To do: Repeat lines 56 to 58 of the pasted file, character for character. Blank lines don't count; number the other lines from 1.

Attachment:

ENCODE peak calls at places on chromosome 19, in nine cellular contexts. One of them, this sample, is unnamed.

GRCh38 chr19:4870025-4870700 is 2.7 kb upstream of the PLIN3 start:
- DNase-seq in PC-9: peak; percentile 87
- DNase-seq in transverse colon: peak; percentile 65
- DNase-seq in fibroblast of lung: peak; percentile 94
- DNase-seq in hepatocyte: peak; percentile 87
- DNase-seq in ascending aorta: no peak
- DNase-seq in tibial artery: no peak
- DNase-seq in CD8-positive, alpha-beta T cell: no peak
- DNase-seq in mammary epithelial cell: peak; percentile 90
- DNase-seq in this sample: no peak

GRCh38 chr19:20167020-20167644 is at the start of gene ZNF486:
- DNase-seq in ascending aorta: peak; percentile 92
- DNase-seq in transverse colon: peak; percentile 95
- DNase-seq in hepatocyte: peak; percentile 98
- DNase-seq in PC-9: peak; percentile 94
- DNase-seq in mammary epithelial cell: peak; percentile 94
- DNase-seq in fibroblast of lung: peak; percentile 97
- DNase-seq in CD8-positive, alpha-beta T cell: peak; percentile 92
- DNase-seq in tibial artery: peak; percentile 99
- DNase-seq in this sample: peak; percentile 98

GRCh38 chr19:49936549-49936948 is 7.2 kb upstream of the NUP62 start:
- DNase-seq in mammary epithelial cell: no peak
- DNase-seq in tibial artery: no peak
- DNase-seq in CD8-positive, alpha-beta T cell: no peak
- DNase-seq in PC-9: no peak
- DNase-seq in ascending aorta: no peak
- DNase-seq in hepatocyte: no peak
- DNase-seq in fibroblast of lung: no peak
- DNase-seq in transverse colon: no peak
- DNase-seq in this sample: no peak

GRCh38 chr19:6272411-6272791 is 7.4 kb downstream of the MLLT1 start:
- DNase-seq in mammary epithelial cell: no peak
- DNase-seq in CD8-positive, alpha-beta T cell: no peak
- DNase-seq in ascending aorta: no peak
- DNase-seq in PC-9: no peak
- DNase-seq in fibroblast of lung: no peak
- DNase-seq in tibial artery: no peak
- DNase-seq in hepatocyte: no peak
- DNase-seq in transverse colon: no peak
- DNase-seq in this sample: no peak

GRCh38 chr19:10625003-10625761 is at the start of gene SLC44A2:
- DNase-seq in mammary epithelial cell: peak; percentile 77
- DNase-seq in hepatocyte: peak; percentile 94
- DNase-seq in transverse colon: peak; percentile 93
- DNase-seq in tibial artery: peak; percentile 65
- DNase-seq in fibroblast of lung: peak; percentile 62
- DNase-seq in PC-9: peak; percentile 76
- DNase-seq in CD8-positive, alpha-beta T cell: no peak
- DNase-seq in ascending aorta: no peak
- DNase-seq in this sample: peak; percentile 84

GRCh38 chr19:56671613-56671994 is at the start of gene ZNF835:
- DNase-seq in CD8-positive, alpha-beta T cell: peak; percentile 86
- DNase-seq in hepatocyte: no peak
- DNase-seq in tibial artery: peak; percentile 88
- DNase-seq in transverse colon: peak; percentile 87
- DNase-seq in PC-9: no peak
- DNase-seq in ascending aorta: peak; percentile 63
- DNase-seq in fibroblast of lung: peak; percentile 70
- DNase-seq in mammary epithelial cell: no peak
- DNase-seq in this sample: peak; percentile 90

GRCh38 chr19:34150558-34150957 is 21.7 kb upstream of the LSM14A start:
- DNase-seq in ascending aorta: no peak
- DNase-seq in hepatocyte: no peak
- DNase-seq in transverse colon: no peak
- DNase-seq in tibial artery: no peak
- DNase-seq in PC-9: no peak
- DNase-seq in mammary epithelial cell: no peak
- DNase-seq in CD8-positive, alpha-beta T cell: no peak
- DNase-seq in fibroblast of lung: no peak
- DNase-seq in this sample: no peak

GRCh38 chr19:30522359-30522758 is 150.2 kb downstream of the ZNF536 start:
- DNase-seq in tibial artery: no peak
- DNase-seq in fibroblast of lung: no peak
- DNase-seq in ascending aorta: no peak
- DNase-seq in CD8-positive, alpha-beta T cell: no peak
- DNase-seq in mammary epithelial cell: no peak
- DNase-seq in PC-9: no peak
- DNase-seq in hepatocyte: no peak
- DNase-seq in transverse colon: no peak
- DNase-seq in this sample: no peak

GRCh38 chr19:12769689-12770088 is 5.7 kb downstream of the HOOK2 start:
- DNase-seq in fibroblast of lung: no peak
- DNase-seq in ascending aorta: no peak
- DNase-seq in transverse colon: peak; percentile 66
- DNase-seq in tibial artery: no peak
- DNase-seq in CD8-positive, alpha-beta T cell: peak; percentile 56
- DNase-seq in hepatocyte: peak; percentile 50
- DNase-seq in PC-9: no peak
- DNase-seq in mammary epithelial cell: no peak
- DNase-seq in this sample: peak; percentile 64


- DNase-seq in transverse colon: peak; percentile 87
- DNase-seq in PC-9: no peak
- DNase-seq in ascending aorta: peak; percentile 63